Guest editorial: on consultants giving survival advice to retailers

by Gilbert Rose

Well, to engage in a little whimsical re-work of the memorable words of Winston Churchill: Never have so many given so much adding up to so little to so few (because we retailers, as everyone knows, are an endangered species and are dropping like flies).

First they tell us we must have a dynamite website and somehow, though it may hurt, engage in e-commerce which today seems to mean people staggering around making purchases with an app on their digital devices.

Then we’ve got to go multi-channel meaning they buy online but can pick-up in the store.

Then we’ve got to offer multiple payment options including cashless, Apple Pay, PayPal, Square,  etc., etc.  No one even talks about will calls and layaways anymore. Everything has to be very high-tech and very cool. It’s also important to have your sales people roaming the store with smart phones and apps so they can ring-up sales almost anywhere the customer is making a purchase.  This is what is known as “seamless”,  whatever “seamless” is supposed to mean.  Or you could go even deeper into the cyberworld by  just letting people take items with them, only to be magically billed later.

Then we’ve got to be conversant with Facebook, Twitter, Google, Instagram, Pinterest, and Snapchat not to mention YouTube and Linkedin, if we expect anyone to even know that we exist.  I guess if you have some sort of aversion to social media you may just as well pack it in.

Now we’re being regaled with multiple stories about Millennials who don’t want to own anything  outright but prefer only to rent it or borrow it, and if it happens to be used or recyclable, well, so much the better.  Presumably if one is in the business of selling products, especially new products, his days are probably numbered according to the army of consulting gurus who bombard us multiple times daily with their wisdom and sagacity.

And let’s not forget the gimmick of the week;  curated subscription boxes filled with delightful products to be tried on and mostly returned.  It seems like the Silicon Valley techno-wizards just can’t wait to reinvent retail, and practically on a daily basis.

So, to all of you out there who make your living by giving advice, while I respect your efforts to enlighten, and understand your need to earn money by giving your clients what you think they need by way of suggestions and solutions, I must tell you that I am up to my eyeballs with the constancy of your counsel and the fecundity of your feedback. Enough already. You folks really don’t know any more about retail than anyone else, and, conceivably, a helluva lot less.

Silly me: I’ve always believed that retail was, and still is, all about carrying wonderful products, displaying them artfully, offering them at realistic prices, and then staffing your place of business with intelligent, sensitive, knowledgeable people who take genuine pride in and are passionate about what they sell, and care mightily about the well-being of the folks who are purchasing those products.  If that equation makes no sense to you, then you should get out of retailing and try your hand at computer programming or something similar, if you don’t mind my saying so.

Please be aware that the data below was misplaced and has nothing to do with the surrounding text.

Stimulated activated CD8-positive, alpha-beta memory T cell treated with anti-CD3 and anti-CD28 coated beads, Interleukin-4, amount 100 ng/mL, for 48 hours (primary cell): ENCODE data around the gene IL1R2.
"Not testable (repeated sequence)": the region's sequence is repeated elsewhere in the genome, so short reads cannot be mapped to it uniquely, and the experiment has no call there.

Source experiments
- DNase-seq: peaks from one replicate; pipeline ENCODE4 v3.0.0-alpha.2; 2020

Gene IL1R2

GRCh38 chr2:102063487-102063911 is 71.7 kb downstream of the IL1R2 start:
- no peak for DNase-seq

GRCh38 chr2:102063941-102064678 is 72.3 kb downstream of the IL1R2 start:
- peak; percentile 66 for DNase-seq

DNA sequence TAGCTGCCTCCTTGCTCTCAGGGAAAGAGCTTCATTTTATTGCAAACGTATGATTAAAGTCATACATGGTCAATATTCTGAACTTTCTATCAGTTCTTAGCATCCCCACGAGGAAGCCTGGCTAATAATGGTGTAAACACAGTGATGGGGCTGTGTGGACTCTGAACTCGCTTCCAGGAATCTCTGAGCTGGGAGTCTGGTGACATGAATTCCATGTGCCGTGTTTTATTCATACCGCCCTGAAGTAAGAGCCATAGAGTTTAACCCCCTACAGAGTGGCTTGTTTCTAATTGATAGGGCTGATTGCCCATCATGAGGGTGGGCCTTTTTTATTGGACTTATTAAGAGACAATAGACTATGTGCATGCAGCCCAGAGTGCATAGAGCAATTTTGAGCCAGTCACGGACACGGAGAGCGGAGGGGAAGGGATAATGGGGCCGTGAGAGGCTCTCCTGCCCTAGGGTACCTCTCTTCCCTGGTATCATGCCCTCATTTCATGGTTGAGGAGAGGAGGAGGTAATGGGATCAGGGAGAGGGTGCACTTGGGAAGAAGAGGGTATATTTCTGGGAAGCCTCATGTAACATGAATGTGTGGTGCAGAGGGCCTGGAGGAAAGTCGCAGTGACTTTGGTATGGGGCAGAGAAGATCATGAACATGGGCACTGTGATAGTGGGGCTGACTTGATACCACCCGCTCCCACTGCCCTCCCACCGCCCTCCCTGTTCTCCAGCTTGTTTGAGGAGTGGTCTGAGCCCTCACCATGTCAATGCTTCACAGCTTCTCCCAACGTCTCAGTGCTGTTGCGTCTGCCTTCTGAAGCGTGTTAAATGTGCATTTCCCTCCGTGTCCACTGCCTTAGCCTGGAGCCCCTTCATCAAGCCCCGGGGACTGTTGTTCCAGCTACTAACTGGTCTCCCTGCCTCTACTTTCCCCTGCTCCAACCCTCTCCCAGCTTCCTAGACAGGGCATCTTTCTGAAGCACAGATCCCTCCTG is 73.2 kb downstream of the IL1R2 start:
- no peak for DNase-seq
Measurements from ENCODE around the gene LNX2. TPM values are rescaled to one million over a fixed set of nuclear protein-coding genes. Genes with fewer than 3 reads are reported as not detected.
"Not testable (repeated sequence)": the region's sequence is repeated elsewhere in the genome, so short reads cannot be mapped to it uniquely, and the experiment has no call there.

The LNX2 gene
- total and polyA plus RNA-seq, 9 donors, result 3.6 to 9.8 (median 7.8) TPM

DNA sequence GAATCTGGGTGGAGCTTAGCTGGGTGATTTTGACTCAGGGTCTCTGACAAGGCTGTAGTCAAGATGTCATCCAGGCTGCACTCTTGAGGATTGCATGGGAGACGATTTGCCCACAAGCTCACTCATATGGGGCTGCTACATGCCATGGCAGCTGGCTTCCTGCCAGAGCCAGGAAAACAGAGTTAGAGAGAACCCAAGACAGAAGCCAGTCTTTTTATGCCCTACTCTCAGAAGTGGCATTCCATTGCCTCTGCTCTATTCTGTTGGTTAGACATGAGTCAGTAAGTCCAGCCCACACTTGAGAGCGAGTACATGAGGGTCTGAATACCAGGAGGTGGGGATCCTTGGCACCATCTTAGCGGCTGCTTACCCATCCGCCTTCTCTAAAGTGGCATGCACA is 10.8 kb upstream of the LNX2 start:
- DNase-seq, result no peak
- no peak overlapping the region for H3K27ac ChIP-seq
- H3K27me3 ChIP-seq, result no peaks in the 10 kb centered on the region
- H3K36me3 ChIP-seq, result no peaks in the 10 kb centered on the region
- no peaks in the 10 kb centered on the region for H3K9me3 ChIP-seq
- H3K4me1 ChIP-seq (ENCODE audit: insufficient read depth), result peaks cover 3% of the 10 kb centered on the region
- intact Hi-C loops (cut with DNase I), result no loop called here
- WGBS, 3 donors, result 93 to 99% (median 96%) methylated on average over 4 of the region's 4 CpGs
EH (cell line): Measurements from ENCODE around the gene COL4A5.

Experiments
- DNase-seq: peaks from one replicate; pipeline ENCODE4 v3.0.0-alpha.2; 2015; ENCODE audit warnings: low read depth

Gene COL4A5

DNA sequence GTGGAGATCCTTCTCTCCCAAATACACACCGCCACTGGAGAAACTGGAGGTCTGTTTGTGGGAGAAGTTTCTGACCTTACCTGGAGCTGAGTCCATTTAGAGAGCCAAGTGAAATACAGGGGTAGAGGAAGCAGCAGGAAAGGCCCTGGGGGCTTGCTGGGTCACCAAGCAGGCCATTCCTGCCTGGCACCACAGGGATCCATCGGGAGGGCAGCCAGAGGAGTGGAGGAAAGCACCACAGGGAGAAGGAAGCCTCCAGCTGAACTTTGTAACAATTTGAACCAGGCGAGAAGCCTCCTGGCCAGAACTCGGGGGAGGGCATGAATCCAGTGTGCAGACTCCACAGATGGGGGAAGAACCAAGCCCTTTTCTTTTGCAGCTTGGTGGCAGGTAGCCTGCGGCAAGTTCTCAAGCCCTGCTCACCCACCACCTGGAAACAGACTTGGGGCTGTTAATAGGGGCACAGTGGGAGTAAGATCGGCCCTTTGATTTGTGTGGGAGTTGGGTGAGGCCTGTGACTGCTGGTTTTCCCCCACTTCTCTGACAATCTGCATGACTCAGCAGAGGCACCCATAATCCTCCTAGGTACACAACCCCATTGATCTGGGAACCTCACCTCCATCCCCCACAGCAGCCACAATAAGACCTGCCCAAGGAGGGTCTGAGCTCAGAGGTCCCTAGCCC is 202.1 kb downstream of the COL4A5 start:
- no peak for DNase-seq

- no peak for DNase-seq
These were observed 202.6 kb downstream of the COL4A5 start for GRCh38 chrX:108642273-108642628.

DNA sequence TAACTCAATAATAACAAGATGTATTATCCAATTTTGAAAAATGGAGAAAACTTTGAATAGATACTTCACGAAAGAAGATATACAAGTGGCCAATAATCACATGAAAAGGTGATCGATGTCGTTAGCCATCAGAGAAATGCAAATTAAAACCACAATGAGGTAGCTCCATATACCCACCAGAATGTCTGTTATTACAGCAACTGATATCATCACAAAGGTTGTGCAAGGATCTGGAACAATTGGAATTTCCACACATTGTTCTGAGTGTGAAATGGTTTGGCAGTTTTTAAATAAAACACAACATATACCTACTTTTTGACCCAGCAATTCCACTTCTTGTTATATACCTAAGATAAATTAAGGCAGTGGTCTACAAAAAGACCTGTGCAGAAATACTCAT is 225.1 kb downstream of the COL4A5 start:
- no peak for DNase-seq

And so, assuming I am correct in this (and I know that I am), how come all you geniuses keep blathering  incessantly on about Amazon and Walmart and the retail apocalypse and the digital revolution, and no one seems to give any thought to the time-honored and fairly obvious fundamentals of properly running a retail brick-and-mortar store?

As one attorney customer said to me a number of years ago, “This place is my adult candy store and I really enjoy shopping here.”  That pretty much summarizes what retailing should be all about; really pleasing people, making them feel special, and providing them with a memorable shopping experience.  When it becomes essentially little more than just turning a profit, well, that’s why we have so many online sellers willing to endure 30+ percent returns of things purchased online, hoping all the while that it will all somehow work out. And if it does, maybe they can find a little venture capital, go public and then cash out, because that’s really what their business model is all about.

As for brick-and-mortar retail, suffice it to say that it’s really not rocket science, if you’ll pardon the cliché.  It has a lot more to do with good judgment and common sense.

Gilbert Rose is a retailer from Chelsea Menswear, a 75-year-old business in Wyandotte MI. You can contact him at: grose@wyan.org)

8 Replies to “GUEST EDITORIAL: ON CONSULTANTS GIVING SURVIVAL ADVICE TO RETAILERS”

  1. This is the most genius analogy of the world of retail! Thank you so much for voicing! Hope for many
    to pay attention to the passions of creative retailing. All the best to you!

  2. Kudos to the writer, well said. Reminds of the old adage ” a consultant is someone that’s looking for a job”.

  3. The men’s retail business has been artificially bolstered by long term rents, aging baby boomers, and a lack of alternatives. The party’s over. Yes, there’s a lot of new technology that isn’t applicable or helpful, but to ignore your new environment is dangerous, foolish, and incredibly naive. Don’t throw the baby out with the bathwater. I’m sure these consultants are annoying, but your full-throated rejection of any new thinking will insure that your store is a nail salon within 5 years.

    1. I hate to be redundant, but I think I may have failed to post my response to Jim H (There I go again, falling behind on the techno-treadmill of our times). So, with apologies to Jim H and everyone else . . .

      Wanna bet (about the “nail salon” comment, that is)???